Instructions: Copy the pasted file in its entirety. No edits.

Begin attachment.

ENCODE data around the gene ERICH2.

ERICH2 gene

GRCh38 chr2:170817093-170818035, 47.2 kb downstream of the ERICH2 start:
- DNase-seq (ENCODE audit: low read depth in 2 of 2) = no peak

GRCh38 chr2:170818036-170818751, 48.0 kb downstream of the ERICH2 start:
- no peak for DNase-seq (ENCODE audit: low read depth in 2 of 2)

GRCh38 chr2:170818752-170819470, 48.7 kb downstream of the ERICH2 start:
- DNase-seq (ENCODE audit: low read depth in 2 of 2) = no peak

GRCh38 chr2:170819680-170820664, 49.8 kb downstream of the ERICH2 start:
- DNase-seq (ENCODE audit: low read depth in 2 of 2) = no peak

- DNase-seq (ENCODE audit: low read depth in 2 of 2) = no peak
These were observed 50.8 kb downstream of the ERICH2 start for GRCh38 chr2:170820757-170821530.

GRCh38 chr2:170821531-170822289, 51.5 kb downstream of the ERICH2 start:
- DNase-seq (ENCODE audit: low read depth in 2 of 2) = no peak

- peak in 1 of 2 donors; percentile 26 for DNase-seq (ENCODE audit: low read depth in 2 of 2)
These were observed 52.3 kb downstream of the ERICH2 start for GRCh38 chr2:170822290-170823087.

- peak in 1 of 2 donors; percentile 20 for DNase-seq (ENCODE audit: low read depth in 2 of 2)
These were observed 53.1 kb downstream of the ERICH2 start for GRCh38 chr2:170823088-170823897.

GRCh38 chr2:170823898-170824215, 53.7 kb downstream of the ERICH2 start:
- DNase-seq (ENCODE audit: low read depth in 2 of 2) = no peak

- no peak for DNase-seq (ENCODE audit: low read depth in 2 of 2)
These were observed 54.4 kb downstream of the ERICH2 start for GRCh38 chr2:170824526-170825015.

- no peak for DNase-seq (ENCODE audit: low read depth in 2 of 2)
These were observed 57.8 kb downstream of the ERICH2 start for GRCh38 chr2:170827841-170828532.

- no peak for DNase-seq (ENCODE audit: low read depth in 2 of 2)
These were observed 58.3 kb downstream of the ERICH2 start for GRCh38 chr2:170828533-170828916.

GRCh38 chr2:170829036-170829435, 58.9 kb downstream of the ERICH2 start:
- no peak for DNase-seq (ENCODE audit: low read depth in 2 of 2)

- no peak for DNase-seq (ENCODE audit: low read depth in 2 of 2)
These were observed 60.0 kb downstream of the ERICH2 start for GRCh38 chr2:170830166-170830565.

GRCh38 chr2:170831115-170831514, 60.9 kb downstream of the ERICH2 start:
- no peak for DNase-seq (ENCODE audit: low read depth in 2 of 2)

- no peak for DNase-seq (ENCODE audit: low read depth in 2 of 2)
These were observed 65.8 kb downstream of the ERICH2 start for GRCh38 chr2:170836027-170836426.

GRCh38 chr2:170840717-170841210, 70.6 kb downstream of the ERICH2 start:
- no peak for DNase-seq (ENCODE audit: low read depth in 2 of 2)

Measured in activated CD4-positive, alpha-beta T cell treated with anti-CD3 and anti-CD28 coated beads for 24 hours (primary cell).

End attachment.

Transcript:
ENCODE data around the gene ERICH2.

ERICH2 gene

GRCh38 chr2:170817093-170818035, 47.2 kb downstream of the ERICH2 start:
- DNase-seq (ENCODE audit: low read depth in 2 of 2) = no peak

GRCh38 chr2:170818036-170818751, 48.0 kb downstream of the ERICH2 start:
- no peak for DNase-seq (ENCODE audit: low read depth in 2 of 2)

GRCh38 chr2:170818752-170819470, 48.7 kb downstream of the ERICH2 start:
- DNase-seq (ENCODE audit: low read depth in 2 of 2) = no peak

GRCh38 chr2:170819680-170820664, 49.8 kb downstream of the ERICH2 start:
- DNase-seq (ENCODE audit: low read depth in 2 of 2) = no peak

- DNase-seq (ENCODE audit: low read depth in 2 of 2) = no peak
These were observed 50.8 kb downstream of the ERICH2 start for GRCh38 chr2:170820757-170821530.

GRCh38 chr2:170821531-170822289, 51.5 kb downstream of the ERICH2 start:
- DNase-seq (ENCODE audit: low read depth in 2 of 2) = no peak

- peak in 1 of 2 donors; percentile 26 for DNase-seq (ENCODE audit: low read depth in 2 of 2)
These were observed 52.3 kb downstream of the ERICH2 start for GRCh38 chr2:170822290-170823087.

- peak in 1 of 2 donors; percentile 20 for DNase-seq (ENCODE audit: low read depth in 2 of 2)
These were observed 53.1 kb downstream of the ERICH2 start for GRCh38 chr2:170823088-170823897.

GRCh38 chr2:170823898-170824215, 53.7 kb downstream of the ERICH2 start:
- DNase-seq (ENCODE audit: low read depth in 2 of 2) = no peak

- no peak for DNase-seq (ENCODE audit: low read depth in 2 of 2)
These were observed 54.4 kb downstream of the ERICH2 start for GRCh38 chr2:170824526-170825015.

- no peak for DNase-seq (ENCODE audit: low read depth in 2 of 2)
These were observed 57.8 kb downstream of the ERICH2 start for GRCh38 chr2:170827841-170828532.

- no peak for DNase-seq (ENCODE audit: low read depth in 2 of 2)
These were observed 58.3 kb downstream of the ERICH2 start for GRCh38 chr2:170828533-170828916.

GRCh38 chr2:170829036-170829435, 58.9 kb downstream of the ERICH2 start:
- no peak for DNase-seq (ENCODE audit: low read depth in 2 of 2)

- no peak for DNase-seq (ENCODE audit: low read depth in 2 of 2)
These were observed 60.0 kb downstream of the ERICH2 start for GRCh38 chr2:170830166-170830565.

GRCh38 chr2:170831115-170831514, 60.9 kb downstream of the ERICH2 start:
- no peak for DNase-seq (ENCODE audit: low read depth in 2 of 2)

- no peak for DNase-seq (ENCODE audit: low read depth in 2 of 2)
These were observed 65.8 kb downstream of the ERICH2 start for GRCh38 chr2:170836027-170836426.

GRCh38 chr2:170840717-170841210, 70.6 kb downstream of the ERICH2 start:
- no peak for DNase-seq (ENCODE audit: low read depth in 2 of 2)

Measured in activated CD4-positive, alpha-beta T cell treated with anti-CD3 and anti-CD28 coated beads for 24 hours (primary cell).